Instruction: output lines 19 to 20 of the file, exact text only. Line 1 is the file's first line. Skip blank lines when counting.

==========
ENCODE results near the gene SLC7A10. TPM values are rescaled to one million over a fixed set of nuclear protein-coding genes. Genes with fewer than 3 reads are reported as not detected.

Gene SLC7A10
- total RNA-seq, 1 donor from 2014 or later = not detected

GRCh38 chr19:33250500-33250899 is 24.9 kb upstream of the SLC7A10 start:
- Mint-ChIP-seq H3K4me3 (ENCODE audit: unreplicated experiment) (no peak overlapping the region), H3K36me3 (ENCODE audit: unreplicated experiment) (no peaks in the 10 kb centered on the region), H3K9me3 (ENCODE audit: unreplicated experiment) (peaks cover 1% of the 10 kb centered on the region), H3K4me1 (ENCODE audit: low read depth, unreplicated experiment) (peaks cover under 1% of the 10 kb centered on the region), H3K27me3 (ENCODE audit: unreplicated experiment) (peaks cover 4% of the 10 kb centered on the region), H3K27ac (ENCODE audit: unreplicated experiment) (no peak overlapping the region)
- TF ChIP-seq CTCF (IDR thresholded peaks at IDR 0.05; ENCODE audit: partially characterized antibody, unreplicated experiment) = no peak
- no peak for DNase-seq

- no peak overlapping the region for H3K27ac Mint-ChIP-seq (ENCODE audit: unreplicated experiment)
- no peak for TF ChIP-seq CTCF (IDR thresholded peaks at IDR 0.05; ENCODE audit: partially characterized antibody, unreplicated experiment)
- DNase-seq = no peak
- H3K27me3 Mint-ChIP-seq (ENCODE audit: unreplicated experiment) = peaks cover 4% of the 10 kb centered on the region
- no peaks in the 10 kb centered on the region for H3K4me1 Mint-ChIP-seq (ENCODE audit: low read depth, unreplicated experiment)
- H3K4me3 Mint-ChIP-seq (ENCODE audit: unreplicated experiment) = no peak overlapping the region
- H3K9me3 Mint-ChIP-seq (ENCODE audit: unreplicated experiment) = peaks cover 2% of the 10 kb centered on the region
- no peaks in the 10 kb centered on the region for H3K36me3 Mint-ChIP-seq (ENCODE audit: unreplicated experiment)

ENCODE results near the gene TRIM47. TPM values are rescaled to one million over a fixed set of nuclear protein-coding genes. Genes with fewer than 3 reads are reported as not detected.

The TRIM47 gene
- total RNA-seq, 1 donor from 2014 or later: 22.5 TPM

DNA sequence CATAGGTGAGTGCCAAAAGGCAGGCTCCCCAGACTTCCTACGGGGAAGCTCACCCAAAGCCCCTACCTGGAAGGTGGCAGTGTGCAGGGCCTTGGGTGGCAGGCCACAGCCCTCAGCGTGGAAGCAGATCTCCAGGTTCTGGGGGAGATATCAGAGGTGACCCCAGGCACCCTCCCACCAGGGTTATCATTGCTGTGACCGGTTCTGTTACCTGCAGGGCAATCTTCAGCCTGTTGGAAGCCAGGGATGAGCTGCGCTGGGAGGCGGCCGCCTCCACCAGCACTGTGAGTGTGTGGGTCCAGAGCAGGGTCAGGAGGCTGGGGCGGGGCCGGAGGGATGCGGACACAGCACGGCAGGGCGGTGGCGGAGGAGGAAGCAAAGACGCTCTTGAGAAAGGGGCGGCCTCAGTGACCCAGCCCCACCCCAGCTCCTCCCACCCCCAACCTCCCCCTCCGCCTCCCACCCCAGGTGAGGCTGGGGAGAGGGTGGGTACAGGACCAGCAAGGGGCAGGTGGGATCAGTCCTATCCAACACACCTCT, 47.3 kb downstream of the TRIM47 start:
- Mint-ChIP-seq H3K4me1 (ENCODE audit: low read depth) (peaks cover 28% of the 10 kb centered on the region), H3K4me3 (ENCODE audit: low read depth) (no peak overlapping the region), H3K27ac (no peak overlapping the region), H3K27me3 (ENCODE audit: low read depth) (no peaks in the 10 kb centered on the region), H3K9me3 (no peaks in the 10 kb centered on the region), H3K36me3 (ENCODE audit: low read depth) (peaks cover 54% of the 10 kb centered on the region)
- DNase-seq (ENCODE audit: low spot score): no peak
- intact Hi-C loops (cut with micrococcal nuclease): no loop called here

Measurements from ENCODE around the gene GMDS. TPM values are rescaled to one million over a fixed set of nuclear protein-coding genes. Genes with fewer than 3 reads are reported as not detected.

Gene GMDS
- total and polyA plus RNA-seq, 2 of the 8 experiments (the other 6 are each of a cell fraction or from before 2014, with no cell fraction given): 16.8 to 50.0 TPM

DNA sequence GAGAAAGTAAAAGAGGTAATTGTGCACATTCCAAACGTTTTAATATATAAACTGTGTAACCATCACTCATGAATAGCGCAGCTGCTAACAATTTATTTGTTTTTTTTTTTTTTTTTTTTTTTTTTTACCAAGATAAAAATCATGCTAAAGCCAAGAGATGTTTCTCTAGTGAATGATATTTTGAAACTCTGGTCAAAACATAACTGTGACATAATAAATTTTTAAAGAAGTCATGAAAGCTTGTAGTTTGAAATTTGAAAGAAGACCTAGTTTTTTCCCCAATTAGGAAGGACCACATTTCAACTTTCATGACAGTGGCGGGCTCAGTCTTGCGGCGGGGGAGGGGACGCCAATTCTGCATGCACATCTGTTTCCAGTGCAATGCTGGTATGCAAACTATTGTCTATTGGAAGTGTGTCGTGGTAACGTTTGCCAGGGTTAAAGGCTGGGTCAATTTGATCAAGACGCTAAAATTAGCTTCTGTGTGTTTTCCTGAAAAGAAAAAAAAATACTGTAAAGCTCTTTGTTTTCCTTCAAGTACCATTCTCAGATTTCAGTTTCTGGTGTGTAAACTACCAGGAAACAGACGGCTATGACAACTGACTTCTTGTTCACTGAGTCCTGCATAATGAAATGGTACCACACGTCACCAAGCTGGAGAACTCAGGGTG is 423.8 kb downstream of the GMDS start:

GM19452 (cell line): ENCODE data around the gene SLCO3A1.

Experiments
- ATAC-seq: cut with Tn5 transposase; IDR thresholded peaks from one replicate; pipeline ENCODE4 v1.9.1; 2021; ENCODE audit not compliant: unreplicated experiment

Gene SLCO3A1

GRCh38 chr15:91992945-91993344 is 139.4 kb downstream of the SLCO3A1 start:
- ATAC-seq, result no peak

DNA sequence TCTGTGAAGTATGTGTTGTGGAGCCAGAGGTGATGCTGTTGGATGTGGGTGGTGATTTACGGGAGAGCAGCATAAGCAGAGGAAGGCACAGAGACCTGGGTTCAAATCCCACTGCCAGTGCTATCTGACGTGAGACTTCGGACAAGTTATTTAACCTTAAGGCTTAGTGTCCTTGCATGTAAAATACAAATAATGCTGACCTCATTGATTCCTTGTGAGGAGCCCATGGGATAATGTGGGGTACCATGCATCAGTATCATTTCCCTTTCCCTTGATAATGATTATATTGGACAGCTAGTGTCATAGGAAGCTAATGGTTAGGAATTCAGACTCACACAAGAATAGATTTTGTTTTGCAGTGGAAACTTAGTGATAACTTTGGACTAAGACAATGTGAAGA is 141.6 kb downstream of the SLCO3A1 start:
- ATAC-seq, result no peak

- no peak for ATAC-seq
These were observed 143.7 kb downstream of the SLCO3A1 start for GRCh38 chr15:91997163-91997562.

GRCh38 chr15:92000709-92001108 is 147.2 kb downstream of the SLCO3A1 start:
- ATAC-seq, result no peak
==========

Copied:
DNA sequence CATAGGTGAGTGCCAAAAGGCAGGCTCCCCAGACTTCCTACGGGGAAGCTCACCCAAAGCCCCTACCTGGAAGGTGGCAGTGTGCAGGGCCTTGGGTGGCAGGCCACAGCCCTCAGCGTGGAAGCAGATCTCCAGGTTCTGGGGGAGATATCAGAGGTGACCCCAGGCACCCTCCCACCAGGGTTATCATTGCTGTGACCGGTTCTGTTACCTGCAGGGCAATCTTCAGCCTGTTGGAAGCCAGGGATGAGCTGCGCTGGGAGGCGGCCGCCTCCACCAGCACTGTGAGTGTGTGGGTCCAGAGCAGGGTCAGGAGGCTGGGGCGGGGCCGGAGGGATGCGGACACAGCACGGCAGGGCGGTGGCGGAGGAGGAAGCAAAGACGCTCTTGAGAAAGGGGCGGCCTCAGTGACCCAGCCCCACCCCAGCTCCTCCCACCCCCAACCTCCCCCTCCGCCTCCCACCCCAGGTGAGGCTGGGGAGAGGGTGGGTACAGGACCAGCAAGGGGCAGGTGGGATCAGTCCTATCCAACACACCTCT, 47.3 kb downstream of the TRIM47 start:
- Mint-ChIP-seq H3K4me1 (ENCODE audit: low read depth) (peaks cover 28% of the 10 kb centered on the region), H3K4me3 (ENCODE audit: low read depth) (no peak overlapping the region), H3K27ac (no peak overlapping the region), H3K27me3 (ENCODE audit: low read depth) (no peaks in the 10 kb centered on the region), H3K9me3 (no peaks in the 10 kb centered on the region), H3K36me3 (ENCODE audit: low read depth) (peaks cover 54% of the 10 kb centered on the region)